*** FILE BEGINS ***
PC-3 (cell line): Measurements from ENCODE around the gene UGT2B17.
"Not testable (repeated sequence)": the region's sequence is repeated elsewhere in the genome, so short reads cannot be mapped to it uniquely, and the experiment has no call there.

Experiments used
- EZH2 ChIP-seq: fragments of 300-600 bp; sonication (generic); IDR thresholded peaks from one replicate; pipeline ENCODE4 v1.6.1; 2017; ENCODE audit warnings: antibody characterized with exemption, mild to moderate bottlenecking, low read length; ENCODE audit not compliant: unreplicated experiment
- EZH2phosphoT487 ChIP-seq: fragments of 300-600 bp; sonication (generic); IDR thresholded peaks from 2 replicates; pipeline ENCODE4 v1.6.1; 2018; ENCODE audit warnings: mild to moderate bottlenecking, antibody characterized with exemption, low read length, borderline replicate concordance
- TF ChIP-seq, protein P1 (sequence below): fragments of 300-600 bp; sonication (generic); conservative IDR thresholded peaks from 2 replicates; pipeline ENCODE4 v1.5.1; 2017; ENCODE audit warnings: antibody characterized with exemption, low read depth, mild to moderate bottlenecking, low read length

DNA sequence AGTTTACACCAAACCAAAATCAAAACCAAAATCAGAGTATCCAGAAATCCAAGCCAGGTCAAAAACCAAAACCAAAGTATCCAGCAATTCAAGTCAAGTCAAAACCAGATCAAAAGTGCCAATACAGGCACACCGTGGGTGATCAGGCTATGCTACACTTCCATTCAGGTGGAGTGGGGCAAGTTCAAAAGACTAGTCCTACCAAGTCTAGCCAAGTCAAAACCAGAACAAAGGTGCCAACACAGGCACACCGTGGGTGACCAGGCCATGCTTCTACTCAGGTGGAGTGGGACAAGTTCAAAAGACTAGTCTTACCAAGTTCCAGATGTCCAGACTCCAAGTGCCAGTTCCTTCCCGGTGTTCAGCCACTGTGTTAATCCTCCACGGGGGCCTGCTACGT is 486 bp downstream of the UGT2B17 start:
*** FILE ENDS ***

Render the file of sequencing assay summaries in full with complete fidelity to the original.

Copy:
PC-3 (cell line): Measurements from ENCODE around the gene UGT2B17.
"Not testable (repeated sequence)": the region's sequence is repeated elsewhere in the genome, so short reads cannot be mapped to it uniquely, and the experiment has no call there.

Experiments used
- EZH2 ChIP-seq: fragments of 300-600 bp; sonication (generic); IDR thresholded peaks from one replicate; pipeline ENCODE4 v1.6.1; 2017; ENCODE audit warnings: antibody characterized with exemption, mild to moderate bottlenecking, low read length; ENCODE audit not compliant: unreplicated experiment
- EZH2phosphoT487 ChIP-seq: fragments of 300-600 bp; sonication (generic); IDR thresholded peaks from 2 replicates; pipeline ENCODE4 v1.6.1; 2018; ENCODE audit warnings: mild to moderate bottlenecking, antibody characterized with exemption, low read length, borderline replicate concordance
- TF ChIP-seq, protein P1 (sequence below): fragments of 300-600 bp; sonication (generic); conservative IDR thresholded peaks from 2 replicates; pipeline ENCODE4 v1.5.1; 2017; ENCODE audit warnings: antibody characterized with exemption, low read depth, mild to moderate bottlenecking, low read length

DNA sequence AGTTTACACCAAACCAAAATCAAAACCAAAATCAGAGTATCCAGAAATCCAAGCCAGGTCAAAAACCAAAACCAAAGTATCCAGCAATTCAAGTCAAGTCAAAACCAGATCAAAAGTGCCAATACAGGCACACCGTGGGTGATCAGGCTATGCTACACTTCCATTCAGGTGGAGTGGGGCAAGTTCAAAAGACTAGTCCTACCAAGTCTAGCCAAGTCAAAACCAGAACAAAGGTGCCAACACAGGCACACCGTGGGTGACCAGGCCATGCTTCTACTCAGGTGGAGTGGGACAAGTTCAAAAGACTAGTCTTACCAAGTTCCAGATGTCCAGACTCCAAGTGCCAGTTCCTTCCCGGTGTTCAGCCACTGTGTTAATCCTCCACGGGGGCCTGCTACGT is 486 bp downstream of the UGT2B17 start: